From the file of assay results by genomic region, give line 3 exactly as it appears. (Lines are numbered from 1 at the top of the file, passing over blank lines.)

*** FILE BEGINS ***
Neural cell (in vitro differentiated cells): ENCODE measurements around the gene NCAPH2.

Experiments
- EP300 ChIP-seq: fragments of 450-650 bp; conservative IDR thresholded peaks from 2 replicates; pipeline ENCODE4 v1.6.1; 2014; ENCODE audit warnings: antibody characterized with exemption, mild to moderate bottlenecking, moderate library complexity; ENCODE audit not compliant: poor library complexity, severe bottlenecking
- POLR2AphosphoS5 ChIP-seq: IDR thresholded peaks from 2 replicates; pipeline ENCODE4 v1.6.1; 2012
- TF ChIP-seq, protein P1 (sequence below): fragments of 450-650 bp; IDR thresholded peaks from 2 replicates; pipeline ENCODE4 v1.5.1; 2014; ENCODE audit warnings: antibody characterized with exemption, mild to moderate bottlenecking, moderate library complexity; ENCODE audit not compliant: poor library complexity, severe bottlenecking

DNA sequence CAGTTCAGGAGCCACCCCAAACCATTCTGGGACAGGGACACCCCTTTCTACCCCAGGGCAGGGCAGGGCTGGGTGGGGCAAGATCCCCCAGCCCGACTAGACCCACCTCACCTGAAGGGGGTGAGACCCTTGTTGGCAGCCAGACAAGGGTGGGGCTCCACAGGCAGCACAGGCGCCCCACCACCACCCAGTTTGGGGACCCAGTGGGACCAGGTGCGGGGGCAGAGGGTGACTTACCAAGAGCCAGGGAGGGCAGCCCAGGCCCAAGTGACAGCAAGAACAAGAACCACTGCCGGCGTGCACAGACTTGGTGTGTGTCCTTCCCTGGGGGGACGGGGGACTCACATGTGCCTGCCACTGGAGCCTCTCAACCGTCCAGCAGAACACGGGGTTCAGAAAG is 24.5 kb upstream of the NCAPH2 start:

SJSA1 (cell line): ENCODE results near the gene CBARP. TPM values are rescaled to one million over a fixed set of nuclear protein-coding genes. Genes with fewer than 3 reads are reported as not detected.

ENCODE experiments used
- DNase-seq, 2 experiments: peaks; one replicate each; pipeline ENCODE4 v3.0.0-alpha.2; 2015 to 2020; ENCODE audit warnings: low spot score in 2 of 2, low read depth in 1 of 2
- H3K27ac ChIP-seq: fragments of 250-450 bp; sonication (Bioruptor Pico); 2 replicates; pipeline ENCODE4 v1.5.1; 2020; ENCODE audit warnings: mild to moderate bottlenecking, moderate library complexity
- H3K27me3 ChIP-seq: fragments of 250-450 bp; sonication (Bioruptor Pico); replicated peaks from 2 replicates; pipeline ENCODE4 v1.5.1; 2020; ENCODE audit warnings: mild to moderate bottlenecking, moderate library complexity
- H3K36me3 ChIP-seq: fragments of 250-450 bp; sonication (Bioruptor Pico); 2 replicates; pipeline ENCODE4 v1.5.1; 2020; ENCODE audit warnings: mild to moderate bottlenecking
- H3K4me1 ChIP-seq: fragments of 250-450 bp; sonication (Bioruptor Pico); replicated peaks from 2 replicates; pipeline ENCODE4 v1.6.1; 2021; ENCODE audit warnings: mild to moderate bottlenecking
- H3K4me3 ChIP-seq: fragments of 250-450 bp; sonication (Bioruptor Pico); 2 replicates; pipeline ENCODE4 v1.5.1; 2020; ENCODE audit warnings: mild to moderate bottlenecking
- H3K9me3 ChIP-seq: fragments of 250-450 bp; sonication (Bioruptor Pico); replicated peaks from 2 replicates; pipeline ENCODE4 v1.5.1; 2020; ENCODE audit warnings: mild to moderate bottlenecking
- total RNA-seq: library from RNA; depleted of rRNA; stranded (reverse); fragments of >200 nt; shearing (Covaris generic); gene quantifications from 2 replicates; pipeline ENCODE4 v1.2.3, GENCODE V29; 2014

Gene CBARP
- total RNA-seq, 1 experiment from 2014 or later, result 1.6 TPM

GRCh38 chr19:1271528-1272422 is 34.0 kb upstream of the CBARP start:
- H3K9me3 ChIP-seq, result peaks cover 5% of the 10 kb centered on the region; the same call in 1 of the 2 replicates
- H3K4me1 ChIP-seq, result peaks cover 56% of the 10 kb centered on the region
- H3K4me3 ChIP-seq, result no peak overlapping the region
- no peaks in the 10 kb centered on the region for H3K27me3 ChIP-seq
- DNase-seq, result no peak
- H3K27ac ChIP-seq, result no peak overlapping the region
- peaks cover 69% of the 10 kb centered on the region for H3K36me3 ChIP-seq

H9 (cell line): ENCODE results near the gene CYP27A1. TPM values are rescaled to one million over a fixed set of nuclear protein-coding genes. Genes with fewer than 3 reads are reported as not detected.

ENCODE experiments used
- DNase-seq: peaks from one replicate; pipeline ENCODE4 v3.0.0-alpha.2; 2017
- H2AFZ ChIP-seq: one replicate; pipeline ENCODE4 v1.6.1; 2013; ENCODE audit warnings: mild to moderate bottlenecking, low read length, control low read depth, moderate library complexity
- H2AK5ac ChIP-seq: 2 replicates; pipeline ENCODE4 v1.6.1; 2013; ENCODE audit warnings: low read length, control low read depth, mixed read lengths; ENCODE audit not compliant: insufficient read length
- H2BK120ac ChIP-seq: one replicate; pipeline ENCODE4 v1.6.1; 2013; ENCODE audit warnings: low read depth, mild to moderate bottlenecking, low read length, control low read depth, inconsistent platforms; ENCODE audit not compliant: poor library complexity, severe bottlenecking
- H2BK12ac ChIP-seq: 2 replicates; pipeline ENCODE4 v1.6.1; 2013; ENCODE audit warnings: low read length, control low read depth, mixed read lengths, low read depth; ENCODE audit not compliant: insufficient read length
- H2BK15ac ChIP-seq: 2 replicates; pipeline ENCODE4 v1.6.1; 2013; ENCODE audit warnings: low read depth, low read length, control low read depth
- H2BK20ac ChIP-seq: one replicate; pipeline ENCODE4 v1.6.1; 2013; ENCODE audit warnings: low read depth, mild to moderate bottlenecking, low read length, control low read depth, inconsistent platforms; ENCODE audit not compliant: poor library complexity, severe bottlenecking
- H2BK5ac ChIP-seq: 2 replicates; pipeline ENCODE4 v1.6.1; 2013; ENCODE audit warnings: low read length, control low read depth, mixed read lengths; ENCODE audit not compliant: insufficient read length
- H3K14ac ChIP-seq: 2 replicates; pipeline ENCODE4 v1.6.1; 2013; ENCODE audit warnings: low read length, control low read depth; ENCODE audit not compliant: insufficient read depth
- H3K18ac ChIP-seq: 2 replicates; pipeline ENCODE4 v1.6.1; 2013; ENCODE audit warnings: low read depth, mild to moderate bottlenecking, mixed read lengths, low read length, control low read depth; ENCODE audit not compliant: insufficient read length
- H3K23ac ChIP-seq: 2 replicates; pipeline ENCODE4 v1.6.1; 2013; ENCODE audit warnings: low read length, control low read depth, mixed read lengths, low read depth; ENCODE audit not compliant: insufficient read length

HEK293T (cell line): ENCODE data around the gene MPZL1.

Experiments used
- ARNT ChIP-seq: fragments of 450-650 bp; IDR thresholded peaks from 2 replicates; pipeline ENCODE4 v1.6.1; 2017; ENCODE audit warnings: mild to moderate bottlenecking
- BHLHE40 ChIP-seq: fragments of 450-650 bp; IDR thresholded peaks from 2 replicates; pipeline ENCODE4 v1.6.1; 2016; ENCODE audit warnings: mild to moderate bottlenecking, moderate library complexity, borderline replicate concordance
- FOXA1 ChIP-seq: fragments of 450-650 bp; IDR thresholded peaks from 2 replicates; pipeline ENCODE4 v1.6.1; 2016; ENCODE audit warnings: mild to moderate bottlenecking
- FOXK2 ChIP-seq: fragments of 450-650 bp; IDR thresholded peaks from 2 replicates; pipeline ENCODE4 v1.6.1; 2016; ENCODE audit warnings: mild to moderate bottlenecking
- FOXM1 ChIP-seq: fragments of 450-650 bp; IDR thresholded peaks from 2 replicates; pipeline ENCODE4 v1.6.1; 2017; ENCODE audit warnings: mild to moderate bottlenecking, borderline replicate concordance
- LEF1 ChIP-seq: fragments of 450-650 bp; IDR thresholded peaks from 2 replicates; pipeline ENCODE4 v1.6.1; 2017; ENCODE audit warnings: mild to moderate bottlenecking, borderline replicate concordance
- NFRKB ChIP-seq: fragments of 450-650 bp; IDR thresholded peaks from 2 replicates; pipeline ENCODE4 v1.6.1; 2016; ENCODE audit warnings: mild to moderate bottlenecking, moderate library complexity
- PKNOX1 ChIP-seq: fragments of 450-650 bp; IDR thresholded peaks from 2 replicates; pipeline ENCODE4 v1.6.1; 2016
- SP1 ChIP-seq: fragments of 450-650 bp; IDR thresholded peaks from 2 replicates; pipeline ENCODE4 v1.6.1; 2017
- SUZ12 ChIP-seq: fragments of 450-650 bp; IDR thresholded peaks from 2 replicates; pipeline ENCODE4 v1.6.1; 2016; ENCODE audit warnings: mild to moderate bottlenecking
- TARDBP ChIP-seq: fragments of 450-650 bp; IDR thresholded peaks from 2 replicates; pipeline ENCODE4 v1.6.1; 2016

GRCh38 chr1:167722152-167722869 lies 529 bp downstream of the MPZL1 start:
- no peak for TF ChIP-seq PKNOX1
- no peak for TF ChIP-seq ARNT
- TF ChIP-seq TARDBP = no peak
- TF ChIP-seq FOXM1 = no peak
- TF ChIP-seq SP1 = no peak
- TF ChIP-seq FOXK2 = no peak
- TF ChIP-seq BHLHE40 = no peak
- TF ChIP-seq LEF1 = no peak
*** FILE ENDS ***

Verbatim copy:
- EP300 ChIP-seq: fragments of 450-650 bp; conservative IDR thresholded peaks from 2 replicates; pipeline ENCODE4 v1.6.1; 2014; ENCODE audit warnings: antibody characterized with exemption, mild to moderate bottlenecking, moderate library complexity; ENCODE audit not compliant: poor library complexity, severe bottlenecking